De Blasio Says Pot Arrest Reform Is 'a Natural Evolution'

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In the past, Mayor de Blasio has said the city was on the right track for dealing with marijuana arrests. (Barry Williams/for New York Daily News)

Asking the NYPD to overhaul its marijuana policies to address a massive racial disparity in who is arrested for using the drug isn't a reversal of past positions, Mayor de Blasio insisted Friday.

"I think the media tends to think of a lot of things as an about-face. That's a normal skeptical, healthy journalistic world view," de Blasio said at an unrelated Staten Island press conference. "I don't this one is. I think this is a natural evolution."

Hizzoner announced Tuesday that he'd asked the NYPD to spend 30 days coming up with a way to overhaul the city's marijuana arrest policies to address the fact that, while studies show people of all races use marijuana at similar rates, 86% of those arrested for it are black and Latino.

In the past, de Blasio has said the city was on the right track for dealing with marijuana arrests — which have fallen greatly overall following an order to issue summonses, rather than make arrests, for most possession cases — and has agreed with the NYPD's argument that it makes arrests where it receives complaints.

"I think what's happening now is very much moving in the right direction," he said in March, saying not just 311 calls but complaints to officers as part of neighborhood policing drove some arrests.

But data highlighted by the Daily News and others called into question that idea — finding little overlap between the neighborhoods with the most arrests and the most complaints to police. And on Monday, the mayor changed his tune a day before rolling out the new policy — saying the city hadn't gone far enough to address the disparity.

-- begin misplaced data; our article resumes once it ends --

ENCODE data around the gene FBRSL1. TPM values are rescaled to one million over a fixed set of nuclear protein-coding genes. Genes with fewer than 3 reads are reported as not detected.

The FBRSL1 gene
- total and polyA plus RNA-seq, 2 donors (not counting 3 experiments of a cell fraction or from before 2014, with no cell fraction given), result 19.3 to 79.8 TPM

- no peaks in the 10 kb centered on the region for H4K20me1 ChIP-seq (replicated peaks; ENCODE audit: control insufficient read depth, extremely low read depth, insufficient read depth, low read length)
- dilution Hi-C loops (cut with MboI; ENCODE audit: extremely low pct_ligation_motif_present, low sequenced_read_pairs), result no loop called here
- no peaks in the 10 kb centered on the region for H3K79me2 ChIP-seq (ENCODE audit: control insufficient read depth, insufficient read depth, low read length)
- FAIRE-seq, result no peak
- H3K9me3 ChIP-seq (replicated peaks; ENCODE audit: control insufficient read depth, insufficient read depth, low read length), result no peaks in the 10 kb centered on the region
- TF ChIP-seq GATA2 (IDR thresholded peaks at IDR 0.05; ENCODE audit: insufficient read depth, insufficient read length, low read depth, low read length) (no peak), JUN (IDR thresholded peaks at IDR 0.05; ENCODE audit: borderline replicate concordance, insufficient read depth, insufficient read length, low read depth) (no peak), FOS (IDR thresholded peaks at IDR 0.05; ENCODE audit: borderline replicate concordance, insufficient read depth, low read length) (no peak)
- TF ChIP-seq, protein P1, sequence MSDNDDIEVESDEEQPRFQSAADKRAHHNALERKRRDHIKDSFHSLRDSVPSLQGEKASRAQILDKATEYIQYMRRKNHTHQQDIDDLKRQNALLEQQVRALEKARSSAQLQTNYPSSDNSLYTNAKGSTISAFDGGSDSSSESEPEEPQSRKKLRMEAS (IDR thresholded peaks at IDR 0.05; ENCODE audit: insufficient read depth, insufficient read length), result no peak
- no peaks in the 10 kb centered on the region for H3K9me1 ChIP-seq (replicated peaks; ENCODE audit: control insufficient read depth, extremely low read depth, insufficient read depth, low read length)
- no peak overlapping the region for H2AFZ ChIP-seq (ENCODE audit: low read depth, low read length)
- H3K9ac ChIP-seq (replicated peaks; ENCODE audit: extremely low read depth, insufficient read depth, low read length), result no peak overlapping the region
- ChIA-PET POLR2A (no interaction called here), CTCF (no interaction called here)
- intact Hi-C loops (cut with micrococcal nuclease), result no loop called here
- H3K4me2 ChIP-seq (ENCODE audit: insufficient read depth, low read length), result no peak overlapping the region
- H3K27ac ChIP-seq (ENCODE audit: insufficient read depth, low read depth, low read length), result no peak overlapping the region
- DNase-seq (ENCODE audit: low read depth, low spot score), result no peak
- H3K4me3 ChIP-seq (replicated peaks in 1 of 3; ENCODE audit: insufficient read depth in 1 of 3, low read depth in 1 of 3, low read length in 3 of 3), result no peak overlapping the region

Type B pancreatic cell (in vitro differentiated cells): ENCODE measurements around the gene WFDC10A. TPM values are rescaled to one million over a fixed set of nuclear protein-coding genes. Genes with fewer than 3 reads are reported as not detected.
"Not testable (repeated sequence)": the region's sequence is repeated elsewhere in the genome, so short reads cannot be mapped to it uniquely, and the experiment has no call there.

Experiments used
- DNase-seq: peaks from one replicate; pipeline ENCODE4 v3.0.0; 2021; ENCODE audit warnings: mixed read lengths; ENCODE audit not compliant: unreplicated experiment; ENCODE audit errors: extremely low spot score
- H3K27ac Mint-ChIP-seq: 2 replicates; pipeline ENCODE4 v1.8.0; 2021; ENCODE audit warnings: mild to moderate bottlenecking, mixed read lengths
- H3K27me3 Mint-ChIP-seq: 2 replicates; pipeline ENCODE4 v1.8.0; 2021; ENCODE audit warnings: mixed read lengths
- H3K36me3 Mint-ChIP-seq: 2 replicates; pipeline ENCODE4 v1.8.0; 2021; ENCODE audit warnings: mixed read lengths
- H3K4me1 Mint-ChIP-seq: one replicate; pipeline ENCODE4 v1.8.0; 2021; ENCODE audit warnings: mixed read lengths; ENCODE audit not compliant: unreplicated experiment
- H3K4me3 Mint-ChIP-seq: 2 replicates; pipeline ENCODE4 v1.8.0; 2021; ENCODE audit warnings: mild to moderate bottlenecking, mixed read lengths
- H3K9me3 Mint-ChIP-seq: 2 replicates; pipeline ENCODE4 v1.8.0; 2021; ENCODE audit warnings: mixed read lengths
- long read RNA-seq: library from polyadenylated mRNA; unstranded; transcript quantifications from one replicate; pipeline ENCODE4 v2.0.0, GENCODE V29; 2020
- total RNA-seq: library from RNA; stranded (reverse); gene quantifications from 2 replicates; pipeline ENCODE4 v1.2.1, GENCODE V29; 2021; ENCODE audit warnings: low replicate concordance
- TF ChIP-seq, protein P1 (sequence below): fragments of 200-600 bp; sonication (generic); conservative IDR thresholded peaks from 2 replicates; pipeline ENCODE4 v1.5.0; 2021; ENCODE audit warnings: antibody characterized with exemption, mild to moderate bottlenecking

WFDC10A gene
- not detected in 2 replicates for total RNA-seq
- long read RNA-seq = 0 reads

Friday, he said he still believes the city had made some progress.

"What is true at the same time is we continue to get different pieces of information that confirm a still too-high level of disparity. That is the point, the evolutionary point," he said. "I bluntly had hoped we would get more done. We haven't gotten enough done, we have to do something more."

Because of that, he said, he's asked the NYPD to find a new way forward.

Former police commissioner, Bill Bratton, took to Twitter Friday to argue the enforcement was complaint-based. (serdjophoto/Getty Images/iStockphoto)

"The idea of the 30 days is to say go back to the drawing board which the NYPD is really good at, innovating, and say OK, what should we do differently?" he asked. "If we like some of the outcomes we got but we don't like the arrest levels and we don't like the disparity, what can we do?"

De Blasio said he had not offered specific direction about what the new approach to marijuana arrests should be.

"I want the outcome," he said. "I respect the NYPD which has proven the ability to innovate to come up with the how. I have a mandate for them, I'm convinced they will figure out how to act on it."

But not everyone has evolved along with de Blasio. His former police commissioner, Bill Bratton, took to Twitter Friday to agree with an op-ed by Seth Barron that pushed back against allegations of racism and again argued the enforcement was complaint-based.

"It's cops responding to community complaints, primarily by people of color, about behavior that's illegal & annoying. A cheap shot to paint a majority minority NYPD as racist & unfairly targeting people of color when cops are responding to their complaints," he tweeted.

De Blasio said he understood his former top cop's position — saying some of the advocacy around the arrests "hasn't reflected the truth," and others have underplayed the reduction of arrests or the role of 311 calls.

"Unfortunately it feels like there's two opposite poles sometimes in this discussion and the truth is somewhere in between," de Blasio said. "Anyone who says that 311 calls don't have something to do with this is missing the reality of life in this city, because they have a lot to do with it. That said and despite a good thing a reduction of arrests which Commissioner Bratton had a lot to do with, we're just not where we need to be."